Although virtually everyone, including me, is against the dreadful people who ran the Care Quality Commission, I do notice that something ridiculous has crept into all reporting of such rows. This is the unquestioned assumption that the ‘whistleblower’ is in the right. Other recent examples include the mysterious anti-CIA and anti-GCHQ man, Edward Snowden, the police who appear to have invented what Andrew Mitchell told them at the Downing Street gates, and anyone who ever accuses anyone in any position of authority of having performed acts of paedophilia.
We know that many people in big organisations have base motives for covering things up, and we excoriate them for doing so. But we seem not to understand that others may have base motives — revenge, disappointment, a craving for celebrity or money — which encourage them to betray confidences in their work. If you think of real workplace situations in which people try to reveal bad things to the outside world, you will recognise that the disinterested pursuit of justice is not usually what is at stake.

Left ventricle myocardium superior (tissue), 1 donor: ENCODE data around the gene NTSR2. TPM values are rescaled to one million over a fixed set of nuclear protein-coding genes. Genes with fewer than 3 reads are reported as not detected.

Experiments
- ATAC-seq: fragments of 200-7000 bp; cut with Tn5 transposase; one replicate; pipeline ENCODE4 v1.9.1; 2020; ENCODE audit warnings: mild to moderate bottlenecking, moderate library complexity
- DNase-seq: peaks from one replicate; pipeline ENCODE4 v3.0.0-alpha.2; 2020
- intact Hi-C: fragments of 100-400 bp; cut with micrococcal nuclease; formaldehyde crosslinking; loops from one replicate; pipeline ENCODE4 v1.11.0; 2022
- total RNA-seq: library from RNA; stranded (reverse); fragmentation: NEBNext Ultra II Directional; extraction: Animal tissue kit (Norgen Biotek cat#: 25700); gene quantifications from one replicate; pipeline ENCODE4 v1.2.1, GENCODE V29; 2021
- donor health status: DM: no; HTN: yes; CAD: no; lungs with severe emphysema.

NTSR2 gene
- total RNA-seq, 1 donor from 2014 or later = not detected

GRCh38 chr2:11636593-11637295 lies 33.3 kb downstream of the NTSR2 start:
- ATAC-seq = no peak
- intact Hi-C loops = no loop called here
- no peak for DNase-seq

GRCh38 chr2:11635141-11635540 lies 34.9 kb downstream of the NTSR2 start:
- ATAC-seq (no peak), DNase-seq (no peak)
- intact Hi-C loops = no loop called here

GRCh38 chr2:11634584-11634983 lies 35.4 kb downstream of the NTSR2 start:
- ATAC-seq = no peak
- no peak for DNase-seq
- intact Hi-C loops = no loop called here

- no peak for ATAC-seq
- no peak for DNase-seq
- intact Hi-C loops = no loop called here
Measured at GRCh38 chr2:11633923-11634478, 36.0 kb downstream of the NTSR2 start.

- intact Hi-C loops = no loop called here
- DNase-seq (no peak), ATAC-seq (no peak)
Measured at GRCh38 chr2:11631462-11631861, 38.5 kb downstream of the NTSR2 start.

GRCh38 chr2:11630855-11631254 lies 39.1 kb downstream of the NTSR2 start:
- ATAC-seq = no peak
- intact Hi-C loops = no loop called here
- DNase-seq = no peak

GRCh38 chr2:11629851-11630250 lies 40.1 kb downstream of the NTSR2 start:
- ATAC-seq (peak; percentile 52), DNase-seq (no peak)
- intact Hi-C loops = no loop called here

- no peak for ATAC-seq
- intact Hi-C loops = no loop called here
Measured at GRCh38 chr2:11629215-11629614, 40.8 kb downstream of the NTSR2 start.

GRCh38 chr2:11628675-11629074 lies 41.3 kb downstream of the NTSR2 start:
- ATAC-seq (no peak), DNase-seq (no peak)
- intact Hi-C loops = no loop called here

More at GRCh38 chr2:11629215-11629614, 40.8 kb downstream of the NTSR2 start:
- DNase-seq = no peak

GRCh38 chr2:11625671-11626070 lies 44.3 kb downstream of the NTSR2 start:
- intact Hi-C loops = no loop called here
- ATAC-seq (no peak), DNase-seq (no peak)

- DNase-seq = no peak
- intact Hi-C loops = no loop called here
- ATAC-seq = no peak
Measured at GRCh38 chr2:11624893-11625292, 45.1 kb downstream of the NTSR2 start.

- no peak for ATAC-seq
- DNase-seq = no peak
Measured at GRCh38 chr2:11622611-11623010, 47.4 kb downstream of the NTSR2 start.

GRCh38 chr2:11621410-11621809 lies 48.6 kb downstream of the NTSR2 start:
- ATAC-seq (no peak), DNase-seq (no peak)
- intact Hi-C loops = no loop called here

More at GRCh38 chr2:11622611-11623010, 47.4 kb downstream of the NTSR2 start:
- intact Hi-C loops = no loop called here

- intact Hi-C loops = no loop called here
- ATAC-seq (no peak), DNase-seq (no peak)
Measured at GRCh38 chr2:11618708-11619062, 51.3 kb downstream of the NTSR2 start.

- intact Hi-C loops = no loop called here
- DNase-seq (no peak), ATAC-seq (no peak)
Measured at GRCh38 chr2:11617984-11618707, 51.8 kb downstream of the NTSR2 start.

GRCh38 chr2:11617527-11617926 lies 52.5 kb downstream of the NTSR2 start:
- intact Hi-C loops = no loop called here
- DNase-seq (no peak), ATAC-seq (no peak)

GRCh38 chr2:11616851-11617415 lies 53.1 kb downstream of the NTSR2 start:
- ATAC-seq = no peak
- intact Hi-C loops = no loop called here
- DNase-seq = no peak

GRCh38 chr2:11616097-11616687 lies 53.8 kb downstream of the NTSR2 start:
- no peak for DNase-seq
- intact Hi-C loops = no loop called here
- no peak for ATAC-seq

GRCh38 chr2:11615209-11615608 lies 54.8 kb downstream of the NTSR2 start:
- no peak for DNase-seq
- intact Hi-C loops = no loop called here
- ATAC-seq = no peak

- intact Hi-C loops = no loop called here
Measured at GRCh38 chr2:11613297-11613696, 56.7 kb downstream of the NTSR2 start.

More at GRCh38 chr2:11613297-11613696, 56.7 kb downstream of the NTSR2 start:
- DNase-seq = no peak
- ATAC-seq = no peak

Hence the importance of payoffs in our culture. A great many potential blowers shut up when the bosses stuff their whistles with silver. We do need to understand that if everyone feels entitled to blow the whistle on a colleague every time he does something he considers wrong, no one will ever want to work in any organisation ever again.Tags: Edward Snowden, Whistleblowers